How the board works is very important, not just the talent you recruit for it.

Diversity does matter (practically, not just morally)

Diversity does matter morally, but the lesson here (one often repeated), is that diversity of perspective, expertise, and thought is tremendously valuable for insight and decision-making. For starters, let’s get the elephant in the room out of the way. Tyler Schultz, being fully aware he’s throwing his grandfather under the bus, commented on how Elizabeth Holmes was a young, tall, blonde, blue-eyed woman, and the board were made up of men of a certain age. They were transfixed and seduced by her charm. Tyler also admitted they weren’t the only ones, as her charm was substantial, and he noted that he would have concerns, approach her and after 5 minutes, be fully convinced and recommitted to the vision.

There were no women on the board. The average age of the board was 80. And there were no scientists on the board (although as mentioned above, there was a cardiac surgeon who should have at least been equipped to ask better questions and understand the core science). Diversity on any team is about bringing DIFFERENT thoughts, perspectives, skills, and experience. First, you have to have diversity and they did not. And then you have to leverage diversity which to my point above about process, they also failed.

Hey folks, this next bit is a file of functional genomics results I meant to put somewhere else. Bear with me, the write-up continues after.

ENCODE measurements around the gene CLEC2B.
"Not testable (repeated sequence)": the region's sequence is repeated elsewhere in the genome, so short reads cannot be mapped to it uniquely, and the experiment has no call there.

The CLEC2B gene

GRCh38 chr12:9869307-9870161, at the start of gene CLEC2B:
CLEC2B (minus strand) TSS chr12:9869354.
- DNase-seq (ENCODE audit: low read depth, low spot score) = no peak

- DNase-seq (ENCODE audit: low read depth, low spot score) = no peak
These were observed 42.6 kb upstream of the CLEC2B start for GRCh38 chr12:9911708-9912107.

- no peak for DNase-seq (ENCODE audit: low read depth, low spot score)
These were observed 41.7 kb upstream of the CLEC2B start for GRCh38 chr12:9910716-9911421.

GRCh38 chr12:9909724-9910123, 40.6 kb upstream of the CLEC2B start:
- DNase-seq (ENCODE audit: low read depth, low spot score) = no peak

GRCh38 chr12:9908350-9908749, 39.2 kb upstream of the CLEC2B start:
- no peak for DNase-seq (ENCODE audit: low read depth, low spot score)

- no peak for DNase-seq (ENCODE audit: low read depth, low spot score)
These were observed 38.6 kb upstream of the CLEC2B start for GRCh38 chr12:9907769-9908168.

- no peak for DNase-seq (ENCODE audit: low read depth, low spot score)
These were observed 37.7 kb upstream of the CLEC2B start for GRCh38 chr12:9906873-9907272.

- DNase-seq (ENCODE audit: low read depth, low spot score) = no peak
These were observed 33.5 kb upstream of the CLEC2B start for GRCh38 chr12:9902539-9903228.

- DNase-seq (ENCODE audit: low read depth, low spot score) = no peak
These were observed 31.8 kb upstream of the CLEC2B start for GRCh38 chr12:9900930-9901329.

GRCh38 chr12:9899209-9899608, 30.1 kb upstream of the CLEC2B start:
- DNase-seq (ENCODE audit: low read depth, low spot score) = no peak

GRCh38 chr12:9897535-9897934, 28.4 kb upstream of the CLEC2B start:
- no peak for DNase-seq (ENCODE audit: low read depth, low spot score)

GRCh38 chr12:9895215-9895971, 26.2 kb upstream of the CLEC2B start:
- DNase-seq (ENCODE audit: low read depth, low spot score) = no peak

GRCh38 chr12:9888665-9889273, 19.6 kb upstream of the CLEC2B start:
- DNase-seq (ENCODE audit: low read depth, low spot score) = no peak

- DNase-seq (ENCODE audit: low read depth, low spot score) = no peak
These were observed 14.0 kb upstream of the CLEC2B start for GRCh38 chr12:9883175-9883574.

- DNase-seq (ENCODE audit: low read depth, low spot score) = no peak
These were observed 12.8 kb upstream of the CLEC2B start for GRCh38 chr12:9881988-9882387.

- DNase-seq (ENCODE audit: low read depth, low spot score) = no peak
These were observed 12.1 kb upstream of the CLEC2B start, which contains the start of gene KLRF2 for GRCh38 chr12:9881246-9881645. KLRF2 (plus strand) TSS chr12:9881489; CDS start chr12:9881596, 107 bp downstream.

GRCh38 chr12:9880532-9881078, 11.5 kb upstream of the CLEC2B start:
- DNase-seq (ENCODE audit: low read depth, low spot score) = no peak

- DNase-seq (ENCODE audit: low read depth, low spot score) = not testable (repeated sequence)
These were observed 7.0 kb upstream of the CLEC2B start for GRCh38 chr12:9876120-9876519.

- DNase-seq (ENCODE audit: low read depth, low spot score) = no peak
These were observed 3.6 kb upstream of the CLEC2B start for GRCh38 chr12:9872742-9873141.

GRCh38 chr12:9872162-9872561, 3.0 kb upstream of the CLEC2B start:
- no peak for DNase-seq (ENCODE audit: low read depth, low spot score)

Due diligence AFTER you’ve won

One of the most insightful and actionable points of the evening was shared by Jan Stern Reed, who asked about what more could have been done by Walgreens. She noted that they did indeed try to get more information but were thwarted by Elizabeth through all sorts of mechanisms, with the default being to claim trade secrets. And all of that was true, even while they were signing the deal and setting things up.

But then, the Theranos story began to pop. Elizabeth was a sought-after speaker and interview subject. She was on the covers of magazines. Stories were being written on how smart Walgreens was to engage with Theranos.